In the morning of 6 June, the Ocean Conference held a partnership dialogue on the topic “Managing, protecting, conserving and restoring marine and coastal ecosystems”. Moderated by Martha Rojas-Urrego, Secretary General, Ramsar Convention on Wetlands, and co-chaired by Tommy Esang Remengesau Jr., President of Palau, and Silvia Velo, Under-Secretary of State, Ministry of Environment, Land and Sea, Italy, it featured a panel discussion by Lin Shanqing, Deputy Administrator, State Oceanic Administration, China; Cristiana Paşca Palmer, Executive Secretary, Convention on Biological Diversity; Jake Rice, Chief Scientist Emeritus, Fisheries and Oceans Canada; and Cyrie Sendashonga, Global Director, Program and Policy Group, International Union for Conservation of Nature.
Opening the discussion, Mr. REMENGESAU said Governments were faced with the “monumental” task of developing a new model of ocean governance to replace a failed one that had allowed unlimited human activity to damage marine ecosystems. There was now the forum and the obligation to develop a sustainable approach to the management, protection, conservation and restoration of marine and coastal ecosystems. He encouraged delegates to keep an open mind and maintain transparency in implementing the sometimes contradictory — but necessary — objectives. For Palau, the best option was to create a large marine protected area, setting aside 80 per cent of its waters — 190 square miles of ocean — as a marine sanctuary, with the remaining 20 per cent available for domestic fishing. Within that setting, Palau still had to deal with management, monitoring, protection and restoration. In line with the Convention on Biological Diversity, stakeholders must work together to establish by 2020 an effectively managed set of marine protected areas, beyond areas of national jurisdiction, covering 10 per cent of marine and coastal areas.
“We should increase our ambition” and protect at least 30 per cent of such areas by 2030, he said, noting that States must also consider sustainable development and create opportunities for food security initiatives by enhancing small-scale and artisanal fisheries, as well as building tourism and aquaculture. Multi-country and multi-stakeholder partnerships must tackle illegal, unregulated and unreported fishing, human and drug trafficking and harmful fisheries subsidies. He urged all States to ratify the Port State Measures Agreement, stressing that connections must be made to funding mechanisms — such as the Green Climate Fund, Global Environmental Facility, World Bank and Asian Development Bank — with new and unique funding mechanisms focused solely on oceans identified. He objected to funding mechanisms that were impossible for least developed countries and small island developing States to access, based on a perceived lack of capacity.
Ms. ROJAS-URREGO said the topic under discussion went to the heart of the Ramsar Convention on Wetlands. Conservation management and restoring marine ecosystems were prerequisite for achieving Sustainable Development Goal 14 as well as other Goals. Many communities, especially in developing countries, depended on marine ecosystems for food and water. Such ecosystems also played a critical role in the context of climate change by mitigating disasters and serving as carbon sinks, she said. However, marine ecosystems were being lost at an unprecedented rate, she added, noting for example that 90 per cent of coral reefs had suffered damage. Measures were being taken by States and stakeholders, but there was still a long way to go, she said, adding that the 2030 Agenda for Sustainable Development was an opportunity to put the preservation of marine ecosystems at the heart of development.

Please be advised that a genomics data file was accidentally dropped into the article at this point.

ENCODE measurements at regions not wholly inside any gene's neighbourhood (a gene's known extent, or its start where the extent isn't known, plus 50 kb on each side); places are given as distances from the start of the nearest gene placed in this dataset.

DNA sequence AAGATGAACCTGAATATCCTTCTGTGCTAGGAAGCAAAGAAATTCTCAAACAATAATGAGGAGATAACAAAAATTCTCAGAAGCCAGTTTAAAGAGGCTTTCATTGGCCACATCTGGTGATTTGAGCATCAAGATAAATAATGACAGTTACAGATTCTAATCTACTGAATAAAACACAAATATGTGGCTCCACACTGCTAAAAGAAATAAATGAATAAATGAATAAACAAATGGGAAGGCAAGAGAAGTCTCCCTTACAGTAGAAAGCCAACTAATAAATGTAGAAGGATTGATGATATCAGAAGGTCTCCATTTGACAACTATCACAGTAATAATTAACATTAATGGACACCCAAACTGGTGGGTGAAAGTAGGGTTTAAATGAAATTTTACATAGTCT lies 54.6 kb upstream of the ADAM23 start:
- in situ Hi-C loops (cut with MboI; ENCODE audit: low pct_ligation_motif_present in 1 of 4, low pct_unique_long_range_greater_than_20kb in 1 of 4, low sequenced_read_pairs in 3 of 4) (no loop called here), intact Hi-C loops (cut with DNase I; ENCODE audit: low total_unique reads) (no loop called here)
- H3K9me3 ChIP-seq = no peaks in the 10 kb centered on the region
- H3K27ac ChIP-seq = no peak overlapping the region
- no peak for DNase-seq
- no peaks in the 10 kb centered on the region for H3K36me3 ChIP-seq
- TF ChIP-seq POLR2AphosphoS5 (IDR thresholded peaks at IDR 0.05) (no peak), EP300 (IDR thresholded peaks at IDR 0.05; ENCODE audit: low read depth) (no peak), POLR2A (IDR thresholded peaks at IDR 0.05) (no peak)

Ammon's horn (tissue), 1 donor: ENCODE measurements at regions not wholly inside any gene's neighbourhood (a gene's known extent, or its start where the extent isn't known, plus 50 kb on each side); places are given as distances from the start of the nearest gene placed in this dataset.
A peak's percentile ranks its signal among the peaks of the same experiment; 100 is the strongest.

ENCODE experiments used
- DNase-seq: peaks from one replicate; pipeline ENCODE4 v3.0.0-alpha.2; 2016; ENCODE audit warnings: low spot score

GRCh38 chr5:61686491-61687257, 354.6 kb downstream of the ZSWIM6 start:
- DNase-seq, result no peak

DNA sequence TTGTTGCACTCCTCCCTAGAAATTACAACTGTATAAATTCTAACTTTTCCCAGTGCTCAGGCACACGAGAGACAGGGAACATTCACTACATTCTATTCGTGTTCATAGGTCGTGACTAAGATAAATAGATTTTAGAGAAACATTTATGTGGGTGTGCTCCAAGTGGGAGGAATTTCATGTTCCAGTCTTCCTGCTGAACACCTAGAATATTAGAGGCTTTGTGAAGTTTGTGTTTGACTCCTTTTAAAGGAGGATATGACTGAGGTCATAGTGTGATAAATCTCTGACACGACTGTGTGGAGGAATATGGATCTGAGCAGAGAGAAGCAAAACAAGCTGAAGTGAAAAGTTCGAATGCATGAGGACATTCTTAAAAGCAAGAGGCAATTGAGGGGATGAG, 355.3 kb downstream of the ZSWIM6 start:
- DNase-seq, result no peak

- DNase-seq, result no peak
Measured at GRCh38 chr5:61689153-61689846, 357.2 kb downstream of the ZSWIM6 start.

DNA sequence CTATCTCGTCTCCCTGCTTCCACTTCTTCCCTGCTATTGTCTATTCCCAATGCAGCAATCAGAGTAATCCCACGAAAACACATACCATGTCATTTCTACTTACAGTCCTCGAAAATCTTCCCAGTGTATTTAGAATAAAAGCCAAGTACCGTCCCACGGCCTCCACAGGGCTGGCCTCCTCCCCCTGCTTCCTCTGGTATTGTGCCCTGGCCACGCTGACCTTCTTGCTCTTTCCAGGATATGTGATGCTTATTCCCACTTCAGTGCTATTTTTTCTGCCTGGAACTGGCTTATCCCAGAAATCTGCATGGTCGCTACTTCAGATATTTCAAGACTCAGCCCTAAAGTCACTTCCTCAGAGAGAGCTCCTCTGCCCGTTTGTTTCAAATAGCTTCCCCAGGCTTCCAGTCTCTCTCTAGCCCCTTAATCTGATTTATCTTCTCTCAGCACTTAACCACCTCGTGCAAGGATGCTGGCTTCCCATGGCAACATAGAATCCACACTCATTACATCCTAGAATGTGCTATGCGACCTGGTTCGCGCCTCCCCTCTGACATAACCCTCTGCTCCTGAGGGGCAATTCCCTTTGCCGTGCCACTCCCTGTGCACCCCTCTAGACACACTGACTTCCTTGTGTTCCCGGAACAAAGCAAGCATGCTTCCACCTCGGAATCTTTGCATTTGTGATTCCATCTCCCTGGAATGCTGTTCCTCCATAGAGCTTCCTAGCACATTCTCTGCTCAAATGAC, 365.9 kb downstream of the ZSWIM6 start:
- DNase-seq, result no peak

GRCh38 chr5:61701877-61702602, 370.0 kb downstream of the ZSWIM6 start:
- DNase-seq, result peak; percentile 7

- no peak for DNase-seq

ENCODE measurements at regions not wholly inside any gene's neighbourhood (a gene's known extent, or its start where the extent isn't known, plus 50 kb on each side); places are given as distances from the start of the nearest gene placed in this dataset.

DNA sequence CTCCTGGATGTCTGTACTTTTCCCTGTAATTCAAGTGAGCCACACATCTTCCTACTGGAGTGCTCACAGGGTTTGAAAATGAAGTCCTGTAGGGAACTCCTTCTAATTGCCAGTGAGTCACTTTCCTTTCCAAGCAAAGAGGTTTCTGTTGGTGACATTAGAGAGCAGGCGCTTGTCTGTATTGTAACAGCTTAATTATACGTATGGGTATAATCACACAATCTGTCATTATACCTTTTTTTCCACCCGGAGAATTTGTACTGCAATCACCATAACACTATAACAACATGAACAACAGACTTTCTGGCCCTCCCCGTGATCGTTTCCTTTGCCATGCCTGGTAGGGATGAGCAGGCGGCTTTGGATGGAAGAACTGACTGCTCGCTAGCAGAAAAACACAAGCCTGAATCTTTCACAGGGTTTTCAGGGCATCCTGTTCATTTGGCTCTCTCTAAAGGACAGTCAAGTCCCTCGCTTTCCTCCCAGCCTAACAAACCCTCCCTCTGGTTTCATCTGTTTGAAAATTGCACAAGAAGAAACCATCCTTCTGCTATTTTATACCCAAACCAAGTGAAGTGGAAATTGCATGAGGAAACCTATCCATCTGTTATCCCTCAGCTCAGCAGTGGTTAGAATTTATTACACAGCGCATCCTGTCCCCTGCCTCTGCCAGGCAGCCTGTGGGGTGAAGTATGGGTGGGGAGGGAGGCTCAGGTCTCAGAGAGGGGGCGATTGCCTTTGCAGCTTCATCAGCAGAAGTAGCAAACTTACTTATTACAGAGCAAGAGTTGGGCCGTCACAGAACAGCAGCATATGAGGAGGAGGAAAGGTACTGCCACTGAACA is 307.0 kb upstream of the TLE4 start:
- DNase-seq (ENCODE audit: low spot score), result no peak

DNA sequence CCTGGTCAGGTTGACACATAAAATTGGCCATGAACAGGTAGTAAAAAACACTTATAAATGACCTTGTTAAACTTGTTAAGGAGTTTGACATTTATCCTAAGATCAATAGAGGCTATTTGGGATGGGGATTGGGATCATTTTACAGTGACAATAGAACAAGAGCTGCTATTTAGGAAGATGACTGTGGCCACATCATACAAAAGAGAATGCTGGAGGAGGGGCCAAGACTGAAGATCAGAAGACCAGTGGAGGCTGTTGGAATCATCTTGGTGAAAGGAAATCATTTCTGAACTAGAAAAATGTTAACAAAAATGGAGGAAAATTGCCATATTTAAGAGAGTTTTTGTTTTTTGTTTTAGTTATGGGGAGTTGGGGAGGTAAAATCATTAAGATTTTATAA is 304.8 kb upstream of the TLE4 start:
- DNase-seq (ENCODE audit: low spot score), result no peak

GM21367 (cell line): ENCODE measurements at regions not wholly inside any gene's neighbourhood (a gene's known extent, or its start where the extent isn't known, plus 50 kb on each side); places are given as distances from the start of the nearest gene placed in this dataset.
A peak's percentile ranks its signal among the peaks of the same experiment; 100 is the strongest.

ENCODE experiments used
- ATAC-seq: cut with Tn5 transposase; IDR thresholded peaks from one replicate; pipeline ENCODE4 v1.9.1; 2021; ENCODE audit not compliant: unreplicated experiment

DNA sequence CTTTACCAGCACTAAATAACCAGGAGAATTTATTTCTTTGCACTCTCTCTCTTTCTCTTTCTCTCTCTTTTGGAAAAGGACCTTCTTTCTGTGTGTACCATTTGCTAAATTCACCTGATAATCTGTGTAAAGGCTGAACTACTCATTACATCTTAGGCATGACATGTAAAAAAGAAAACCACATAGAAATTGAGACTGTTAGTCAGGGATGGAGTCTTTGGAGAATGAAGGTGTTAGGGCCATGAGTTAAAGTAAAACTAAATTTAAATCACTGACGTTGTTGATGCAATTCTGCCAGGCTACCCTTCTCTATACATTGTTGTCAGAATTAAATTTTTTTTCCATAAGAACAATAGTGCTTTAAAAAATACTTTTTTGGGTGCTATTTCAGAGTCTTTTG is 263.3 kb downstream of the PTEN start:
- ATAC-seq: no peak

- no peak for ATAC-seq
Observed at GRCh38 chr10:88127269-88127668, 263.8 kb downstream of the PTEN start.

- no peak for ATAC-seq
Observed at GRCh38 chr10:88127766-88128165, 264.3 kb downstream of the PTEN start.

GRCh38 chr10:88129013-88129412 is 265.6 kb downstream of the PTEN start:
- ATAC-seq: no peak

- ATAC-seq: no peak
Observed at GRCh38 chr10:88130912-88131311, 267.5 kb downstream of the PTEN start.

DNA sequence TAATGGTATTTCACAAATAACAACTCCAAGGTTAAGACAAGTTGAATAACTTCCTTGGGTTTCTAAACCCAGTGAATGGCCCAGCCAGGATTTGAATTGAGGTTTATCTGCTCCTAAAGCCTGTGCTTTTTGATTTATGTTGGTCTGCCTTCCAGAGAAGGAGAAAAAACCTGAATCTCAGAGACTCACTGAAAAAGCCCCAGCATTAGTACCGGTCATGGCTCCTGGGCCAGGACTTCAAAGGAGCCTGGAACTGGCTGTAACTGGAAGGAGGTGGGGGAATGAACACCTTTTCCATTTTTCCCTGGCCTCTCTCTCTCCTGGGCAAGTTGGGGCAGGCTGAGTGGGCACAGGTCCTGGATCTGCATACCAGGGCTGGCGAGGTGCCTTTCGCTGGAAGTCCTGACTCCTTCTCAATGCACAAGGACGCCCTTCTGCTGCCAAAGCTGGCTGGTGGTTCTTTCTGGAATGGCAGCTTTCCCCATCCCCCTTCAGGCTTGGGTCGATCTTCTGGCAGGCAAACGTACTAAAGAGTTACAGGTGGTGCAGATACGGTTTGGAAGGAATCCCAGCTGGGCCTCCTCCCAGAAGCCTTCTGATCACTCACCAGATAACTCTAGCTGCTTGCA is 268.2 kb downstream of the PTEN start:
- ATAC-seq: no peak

Mr. LIN said the Government of China paid great attention to environmental protection, with the marine space being a critical part of its overall environmental plan. Since the turn of the century, China had promulgated and amended ocean-related laws and regulation, creating a comprehensive legal system for marine protection. It also sought to move towards a payment system through which the State regulated royalties, with revenue going towards conservation efforts. The percentage of marine protected areas and reserves was being increased, he said, adding that China was also introducing an ecological monitoring system that went beyond measuring pollution alone.
Ms. PAŞCA PALMER said conservation efforts had failed to put a dent on the loss of species or the degradation of marine ecosystem functions. The consequences would be severe, particularly for those who relied on the oceans for their livelihood and nutrition. Noting that adherence to the Convention on Biological Diversity was near-universal, she said Goal 14 represented a critical opportunity to build on political will and experience. An integrated and holistic approach was a must, however. She said the world was well on the way to achieving the target of conserving at least 10 per cent of coastal and marine areas, noting that since the Convention came into force in 1993, such areas had increased 10 fold to 5.7 per cent today. But there remained much to do to improve the management of those areas and to ensure that they were representative of many ocean ecosystems. In that regard, the Sustainable Ocean Initiative produced by the Secretariat of the Convention on Biological Diversity addressed the question of capacity-building, especially for developing countries. Going forward, she emphasized the critical importance of having clear targets and political commitments, as well as basing actions on a scientific understanding of the ecological and biological value of marine biodiversity.
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